Fuel For Thought
February 2019

ACFA-CSIS-UN Environment seminar on Government-Private Sector Collaboration in Realising Indonesia’s Cleaner Fuel Aspirations

▪ ACFA-CSIS-UN Environment seminar on Government-Private Sector Collaboration in Realising Indonesia’s Cleaner Fuel Aspirations

The Asian Clean Fuels Association (ACFA) jointly organised the seminar on Government-Private Sector Collaboration in Realising Indonesia’s Cleaner Fuel Aspirations in Jakarta on 30 October 2018, together with CSIS Indonesia and UN Environment.

The seminar, which was held provided a platform for discussing ways for the government and other parties to cooperate in promoting cleaner fuel, after the Ministry of Environment and Forestry’s (MoEF) March 2017 regulation to introduce Euro 4 standards in Indonesia came into effect. ACFA’s engagement in Indonesia helped pave the way for future collaboration with reputable stakeholders such as CSIS (Centre for Strategic and International Studies), a non-profit organization and influential think-tank In Indonesia, and UN Environment, a key partner in the Global Fuel Economy Initiative, which assists governments and transport stakeholders in promoting greater fuel economy.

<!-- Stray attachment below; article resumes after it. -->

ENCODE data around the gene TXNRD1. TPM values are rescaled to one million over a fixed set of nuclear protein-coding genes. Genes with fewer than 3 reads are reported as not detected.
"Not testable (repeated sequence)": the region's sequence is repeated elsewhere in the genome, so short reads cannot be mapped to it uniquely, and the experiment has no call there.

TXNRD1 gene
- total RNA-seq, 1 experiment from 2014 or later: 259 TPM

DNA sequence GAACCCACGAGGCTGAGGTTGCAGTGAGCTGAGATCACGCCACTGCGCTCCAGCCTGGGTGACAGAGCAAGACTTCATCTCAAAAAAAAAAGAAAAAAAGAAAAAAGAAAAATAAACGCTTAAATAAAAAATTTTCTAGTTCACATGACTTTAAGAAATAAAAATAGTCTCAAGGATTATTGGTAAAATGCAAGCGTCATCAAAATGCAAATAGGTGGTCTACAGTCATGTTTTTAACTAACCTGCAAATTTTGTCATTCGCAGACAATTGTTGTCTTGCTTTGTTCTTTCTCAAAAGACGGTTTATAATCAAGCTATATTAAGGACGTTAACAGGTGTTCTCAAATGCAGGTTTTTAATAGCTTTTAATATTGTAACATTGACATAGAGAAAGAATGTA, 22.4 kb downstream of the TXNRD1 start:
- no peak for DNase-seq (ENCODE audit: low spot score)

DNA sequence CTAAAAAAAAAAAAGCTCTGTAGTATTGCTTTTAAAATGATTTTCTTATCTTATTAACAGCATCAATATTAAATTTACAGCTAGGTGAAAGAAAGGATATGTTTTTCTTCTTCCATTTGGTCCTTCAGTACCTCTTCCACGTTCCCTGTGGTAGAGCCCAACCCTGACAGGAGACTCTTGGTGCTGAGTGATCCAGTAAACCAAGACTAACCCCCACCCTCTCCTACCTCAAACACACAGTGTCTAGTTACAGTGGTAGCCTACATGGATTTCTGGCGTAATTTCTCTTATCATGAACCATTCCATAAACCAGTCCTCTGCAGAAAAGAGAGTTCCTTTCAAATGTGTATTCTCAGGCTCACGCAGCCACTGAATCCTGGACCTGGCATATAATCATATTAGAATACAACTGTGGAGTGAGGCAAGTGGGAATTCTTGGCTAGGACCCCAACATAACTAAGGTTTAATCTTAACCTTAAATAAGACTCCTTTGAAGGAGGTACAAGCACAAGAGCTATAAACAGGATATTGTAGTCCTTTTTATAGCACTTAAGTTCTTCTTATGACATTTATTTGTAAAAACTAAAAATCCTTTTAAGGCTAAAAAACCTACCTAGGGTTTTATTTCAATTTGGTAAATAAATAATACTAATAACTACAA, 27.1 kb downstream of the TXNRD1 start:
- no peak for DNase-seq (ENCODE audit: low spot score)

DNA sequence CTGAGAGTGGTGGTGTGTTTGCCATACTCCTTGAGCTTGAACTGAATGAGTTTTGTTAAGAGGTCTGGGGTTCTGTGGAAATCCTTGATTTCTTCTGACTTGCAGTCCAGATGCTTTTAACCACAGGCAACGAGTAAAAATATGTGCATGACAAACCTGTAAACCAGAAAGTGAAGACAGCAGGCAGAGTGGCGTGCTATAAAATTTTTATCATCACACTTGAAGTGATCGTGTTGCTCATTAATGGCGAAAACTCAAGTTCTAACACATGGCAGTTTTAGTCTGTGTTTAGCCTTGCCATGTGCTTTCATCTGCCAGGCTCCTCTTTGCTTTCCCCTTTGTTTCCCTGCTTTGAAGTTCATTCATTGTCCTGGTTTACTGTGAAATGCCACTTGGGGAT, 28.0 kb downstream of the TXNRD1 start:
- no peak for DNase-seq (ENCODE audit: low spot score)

The seminar was attended by about 40 participants, including government officials, representatives from the oil and automotive industry, non-government organisations, and the media. The speakers covering a broad spectrum of stakeholders, including Minister for National Development Planning Dr Bambang Brodjonegoro as well as Expert Staff to MoEF Minister Hudoyo, CSIS Executive Director Philips Vermonte and UN Environment Global Fuel Economy Initiative Coordinator Bert Fabian. Additional speakers included representatives from Pertamina and the Ministry of Energy and Mineral Resources (MEMR).

The lively discussions at the seminar have helped kick-start the conversation on fuel affordability and its impact on Indonesia’s cleaner fuel aspirations. CSIS hinted that it was open to further collaboration with ACFA on clean fuels and the environment, which was one of the new areas of research that the institute would focus on. The media coverage from the seminar has raised ACFA’s profile and enhanced its role in Indonesia, thereby placing it in a better position for future key stakeholder engagement. ACFA could also build on the seminar to conduct other public education activities to socialise the benefits of cleaner fuel.